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Welcome to the New Lantern blog. Our goal is to shine light on leading innovators and creative artists, and how your business can learn and profit from them. Companies large, medium, and small can benefit from employees who think more creatively. New Lantern may be just the source of inspiration your company needs to spark more innovative products, services, and processes.

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Monthly Archive for April, 2012

Reinforcing a Good Idea

Posted by on April 22, 2012 at 8:36 pm

The Concrete Reinforcing Steel Institute (CRSI) announced its 2012 design award winners last week based on aesthetics, innovation, engineering achievement, functional excellence and economy of construction.

CRSI has been recognizing excellence in reinforced concrete structure design through its award program for almost 40 years. This year’s winners were chosen across three categories: multi-family residential, commercial, and education facility. Winners in each category, respectively, included Cary Kopczynski & Company of Bellevue, WA; DeSimone Consulting Engineers of New York, NY; and Atlantic Engineering Services of Pittsburgh, Pittsburgh, PA.

Robert Risser, CEO and President of CRSI, noted that “the winning projects showcase the innovative design possibilities and qualities of using reinforced concrete and the exceptional collaborative management required during the construction of these outstanding structures.”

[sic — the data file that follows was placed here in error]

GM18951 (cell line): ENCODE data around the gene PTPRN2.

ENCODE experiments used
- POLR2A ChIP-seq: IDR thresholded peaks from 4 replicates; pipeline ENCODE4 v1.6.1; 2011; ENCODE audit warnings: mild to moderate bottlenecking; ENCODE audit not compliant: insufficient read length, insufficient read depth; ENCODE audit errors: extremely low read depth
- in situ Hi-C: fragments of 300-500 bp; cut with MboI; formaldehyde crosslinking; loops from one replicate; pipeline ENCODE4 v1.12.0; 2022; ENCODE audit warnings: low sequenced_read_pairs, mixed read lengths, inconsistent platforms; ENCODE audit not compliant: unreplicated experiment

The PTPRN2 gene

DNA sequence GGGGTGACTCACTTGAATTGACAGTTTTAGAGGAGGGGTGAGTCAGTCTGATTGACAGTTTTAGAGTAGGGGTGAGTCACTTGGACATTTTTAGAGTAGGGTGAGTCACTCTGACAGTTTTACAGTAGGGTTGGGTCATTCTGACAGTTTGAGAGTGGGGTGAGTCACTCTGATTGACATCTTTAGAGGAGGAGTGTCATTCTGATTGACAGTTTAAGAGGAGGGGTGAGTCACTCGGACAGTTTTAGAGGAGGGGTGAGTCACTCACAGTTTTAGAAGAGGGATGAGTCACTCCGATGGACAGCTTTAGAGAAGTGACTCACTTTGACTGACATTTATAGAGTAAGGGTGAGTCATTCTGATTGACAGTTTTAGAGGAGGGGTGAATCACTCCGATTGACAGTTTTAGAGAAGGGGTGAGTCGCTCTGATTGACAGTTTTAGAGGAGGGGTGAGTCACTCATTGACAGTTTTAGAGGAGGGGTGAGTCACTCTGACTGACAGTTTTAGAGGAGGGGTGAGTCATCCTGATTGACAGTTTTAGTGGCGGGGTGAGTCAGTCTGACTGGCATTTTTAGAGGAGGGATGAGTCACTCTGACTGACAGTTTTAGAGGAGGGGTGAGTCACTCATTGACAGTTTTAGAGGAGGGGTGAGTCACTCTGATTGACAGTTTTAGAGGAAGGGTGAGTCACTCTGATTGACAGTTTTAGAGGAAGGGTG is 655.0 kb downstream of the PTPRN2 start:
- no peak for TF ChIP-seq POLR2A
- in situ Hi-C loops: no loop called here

According to CRSI’s website, its Design Awards program is open to architects, engineers, contractors and fabricators. The entrants may be individuals or teams, and eligible structures must be located in the United States, Canada or Mexico.

The CRSI awards help reinforce the point that beauty is, in fact, more than skin deep. Many times, it’s what you don’t see that distinguishes an ordinary structure – or an ordinary company — from an extraordinary one.

It pays to take the time to regularly recognize and honor those responsible for extraordinary performance, no matter what the field and no matter how obvious or non-obvious their contributions.

The Design of Everyday Things

Posted by on April 15, 2012 at 8:39 pm

One of the business innovation workshops I conducted in New York City featured cognitive scientist Donald Norman as a guest speaker. Norman is a leading expert in “user-centered design” and author of The Design of Everyday Things. The workshop was attended by 40 mid- and top-level managers from numerous divisions of a Fortune 200 company.

The goal of this off-site innovation meeting was to provoke some of the company’s most promising professionals to look at things a little differently – in fact, we wanted them to look at everything differently.

Every day of our lives, we are bombarded by tens of thousands of visual and operational stimuli. The door handle we use to open the closet, the street sign we see to make the correct turn, the faucet we use to turn on the water in the restroom, the ink pen we use to sign a letter — and on and on.

Given the sheer volume of this stimuli, it’s no wonder that we give little thought to 99% of what we see, touch, and feel every day. But maybe your brain is paying more attention than you think.